Albanian poet Migjeni's short prose piece heralding the new year in 1937, only one year before his untimely death at the young age of 27. Translation by Genta Nishku.
Wishes for 1937
Dear friend, I don’t usually write wishes, neither for Christmas nor for Eid, neither for birthdays nor for any other celebration. I don’t write, because I don’t know if even one percent of the wishes that are made on those days by the whole world come true, because almost all are made out of hypocrisy. The world knows this, but continues writing wishes all the same. Not even for New Years did I wish anyone anything until now. But this time I want to enter the ranks of upstanding citizens and wish friends a good new year 1937.
Firstly, I wish you, dear friend, sweet dreams, may you not hear how the people roar as they struggle under the weight of their crosses. May you neither hear the cry of the defeated, nor the yelp of winners in this life. Sweet dreams! May you not hear how you chatter molar to molar, from the cold. Because then you would have to ask: you molar, why do you scuffle with molars and chatter thus? And the tongue answers instead of the molar: because it’s cold, sir, and when it’s cold, sir, to hell go body, muscles, nerves, sir, and therefore there’s grinding molar to molar, sir. It is too banal to say that clothes and shoes and warmth are missing, therefore: sweet dreams, dear friend.
Secondly, after the sweet dream, I wish you—what is also natural—to be happy, always happy. From this great happiness, in a fit of sentimentalism, to kiss the wooden plains of the room and its columns, just like Greta Garbo did in the movie Queen Christina, when she enjoyed beastly love (I meant to say holy, but it’s all the same). So happy, that the world will be envious and say: oh, how happy is he! To be happy, even if on the other hand your heart is exploding, like a clown’s. To be happy, because your happiness gives hope to others. In case your writing table limps, laugh. In case that the only chair in the house is damaged and you have nowhere to sit, laugh. In case you don’t have fire and you are cold, yes, laugh. In case some day, just for no reason, you are also missing food, pretend it’s a game, a joke, and laugh, laugh, laugh. Go out into the street even, at the crossroad, and laugh, laugh, and the world will say: oh, how happy is he! And when it comes to your house to see the cause of your happiness, the world will be reminded of itself and will start to laugh kikikikakaka. The illness of laughter will spread among all and people will jump up like monkeys. And so I wish that we all pass 1937 in happiness, though pathologically ill.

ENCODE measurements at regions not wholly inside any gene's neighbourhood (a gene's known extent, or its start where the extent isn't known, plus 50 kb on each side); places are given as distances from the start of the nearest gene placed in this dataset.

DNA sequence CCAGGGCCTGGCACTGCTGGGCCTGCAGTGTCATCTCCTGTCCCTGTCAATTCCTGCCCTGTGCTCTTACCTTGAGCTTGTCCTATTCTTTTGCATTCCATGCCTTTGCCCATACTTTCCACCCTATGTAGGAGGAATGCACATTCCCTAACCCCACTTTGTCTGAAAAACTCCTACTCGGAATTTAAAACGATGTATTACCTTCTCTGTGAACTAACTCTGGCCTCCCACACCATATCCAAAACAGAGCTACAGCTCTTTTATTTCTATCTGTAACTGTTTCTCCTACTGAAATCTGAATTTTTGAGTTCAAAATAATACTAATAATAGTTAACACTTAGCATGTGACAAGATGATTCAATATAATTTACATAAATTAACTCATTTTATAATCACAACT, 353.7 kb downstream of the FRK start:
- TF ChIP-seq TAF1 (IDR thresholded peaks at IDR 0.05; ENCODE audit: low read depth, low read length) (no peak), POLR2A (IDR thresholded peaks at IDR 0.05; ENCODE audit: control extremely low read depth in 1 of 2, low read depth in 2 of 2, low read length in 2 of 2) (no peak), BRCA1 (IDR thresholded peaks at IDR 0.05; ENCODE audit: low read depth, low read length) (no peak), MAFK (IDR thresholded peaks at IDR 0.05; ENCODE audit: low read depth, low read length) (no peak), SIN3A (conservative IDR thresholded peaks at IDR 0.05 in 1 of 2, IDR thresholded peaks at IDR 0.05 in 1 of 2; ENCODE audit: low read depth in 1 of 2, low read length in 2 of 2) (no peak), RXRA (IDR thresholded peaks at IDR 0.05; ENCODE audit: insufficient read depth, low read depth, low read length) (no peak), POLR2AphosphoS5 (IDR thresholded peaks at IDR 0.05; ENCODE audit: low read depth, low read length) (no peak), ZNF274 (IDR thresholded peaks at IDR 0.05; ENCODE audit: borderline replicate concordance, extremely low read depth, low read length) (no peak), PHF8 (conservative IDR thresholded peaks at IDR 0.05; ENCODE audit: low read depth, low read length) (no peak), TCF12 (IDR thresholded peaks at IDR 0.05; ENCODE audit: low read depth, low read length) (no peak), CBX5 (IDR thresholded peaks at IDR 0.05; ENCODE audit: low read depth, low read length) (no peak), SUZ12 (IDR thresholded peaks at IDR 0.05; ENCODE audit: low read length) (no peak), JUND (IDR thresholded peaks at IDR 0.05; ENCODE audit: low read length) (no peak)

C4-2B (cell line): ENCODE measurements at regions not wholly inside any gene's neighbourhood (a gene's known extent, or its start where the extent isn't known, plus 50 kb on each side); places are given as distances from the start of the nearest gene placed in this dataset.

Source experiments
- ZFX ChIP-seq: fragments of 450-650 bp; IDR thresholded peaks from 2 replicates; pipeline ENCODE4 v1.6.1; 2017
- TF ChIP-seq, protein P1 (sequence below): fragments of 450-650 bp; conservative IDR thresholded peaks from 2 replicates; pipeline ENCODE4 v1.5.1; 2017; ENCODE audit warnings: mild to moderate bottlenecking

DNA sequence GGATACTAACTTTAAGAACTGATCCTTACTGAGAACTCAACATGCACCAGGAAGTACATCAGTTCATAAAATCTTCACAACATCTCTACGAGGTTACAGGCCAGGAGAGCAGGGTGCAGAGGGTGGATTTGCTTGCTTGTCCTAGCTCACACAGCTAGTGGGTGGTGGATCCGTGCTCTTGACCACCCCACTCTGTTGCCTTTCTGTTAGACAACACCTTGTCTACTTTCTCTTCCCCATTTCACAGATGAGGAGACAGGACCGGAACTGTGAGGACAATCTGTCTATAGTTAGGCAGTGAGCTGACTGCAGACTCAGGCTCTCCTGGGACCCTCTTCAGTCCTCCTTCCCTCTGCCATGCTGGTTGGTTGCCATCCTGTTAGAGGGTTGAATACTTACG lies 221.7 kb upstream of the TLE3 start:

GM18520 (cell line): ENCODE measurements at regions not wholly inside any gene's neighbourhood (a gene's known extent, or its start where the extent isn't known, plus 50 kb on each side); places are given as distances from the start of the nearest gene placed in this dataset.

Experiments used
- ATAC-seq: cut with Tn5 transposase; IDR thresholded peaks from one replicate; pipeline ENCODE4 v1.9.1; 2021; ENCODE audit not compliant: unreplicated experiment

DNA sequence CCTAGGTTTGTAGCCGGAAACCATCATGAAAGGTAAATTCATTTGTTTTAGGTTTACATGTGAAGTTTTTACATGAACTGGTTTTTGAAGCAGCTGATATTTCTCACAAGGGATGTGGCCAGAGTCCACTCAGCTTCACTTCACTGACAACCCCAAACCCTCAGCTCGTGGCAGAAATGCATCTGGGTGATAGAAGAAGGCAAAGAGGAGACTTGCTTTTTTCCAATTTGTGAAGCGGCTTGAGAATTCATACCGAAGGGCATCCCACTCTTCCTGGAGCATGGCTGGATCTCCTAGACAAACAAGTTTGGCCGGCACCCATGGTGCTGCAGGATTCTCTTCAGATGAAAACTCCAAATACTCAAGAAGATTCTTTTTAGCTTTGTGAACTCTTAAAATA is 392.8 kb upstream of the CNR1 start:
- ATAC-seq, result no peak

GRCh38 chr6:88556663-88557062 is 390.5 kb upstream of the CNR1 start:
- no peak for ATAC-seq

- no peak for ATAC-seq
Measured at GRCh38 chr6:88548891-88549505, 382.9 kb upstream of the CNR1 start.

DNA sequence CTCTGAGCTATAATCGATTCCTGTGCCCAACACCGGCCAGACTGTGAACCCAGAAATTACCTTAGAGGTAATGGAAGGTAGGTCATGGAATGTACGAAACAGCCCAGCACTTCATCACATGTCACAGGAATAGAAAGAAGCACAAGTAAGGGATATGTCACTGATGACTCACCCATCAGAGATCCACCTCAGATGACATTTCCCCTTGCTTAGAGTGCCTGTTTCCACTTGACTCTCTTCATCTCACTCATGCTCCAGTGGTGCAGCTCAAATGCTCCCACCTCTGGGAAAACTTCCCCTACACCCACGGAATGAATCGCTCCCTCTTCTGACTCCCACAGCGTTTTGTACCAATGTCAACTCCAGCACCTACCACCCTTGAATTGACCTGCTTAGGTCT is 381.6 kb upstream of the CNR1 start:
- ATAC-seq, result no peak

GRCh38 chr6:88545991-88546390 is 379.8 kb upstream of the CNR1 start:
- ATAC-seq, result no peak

Millosh Gjergj Nikolla, who wrote under the pseudonym Migjeni, was born in 1911 in Shkodra, the cultural center of northern Albania. Deeply touched by the poverty he witnessed while serving as a teacher in remote villages and cities near his hometown, he wrote poignant poetry and prose sketches, imortalizing the reality of a people continously neglected and suffering for their daily bread. Migjeni was one of the most radical poets of his time-- when his first poetry collection was published, Vargje të Lira (Free Verse), two poems were censored for being too controversial. He rejected many conventions of the time, openly criticizing the clergy and organized religion, corrupted leaders and the upper classes that let the poor perish. Migjeni was also one of the first to incorporate personal themes in his poetry, and especially descriptions of the sexual nature, alongside patriotic dedications to his country. He was at the beginning of a brilliant writing career when he succumbed to tuberculosis at only 27 years old.
Genta Nishku is an Editorial Assistant for Warscapes. She is a Development Associate at Make the Road New York, a community-based, social justice organization in New York City. She holds a BA in Classical Studies and English literature from Hunter College. She is currently working on translating the poetry of Albanian writer Migjeni. Twitter @gentanishku.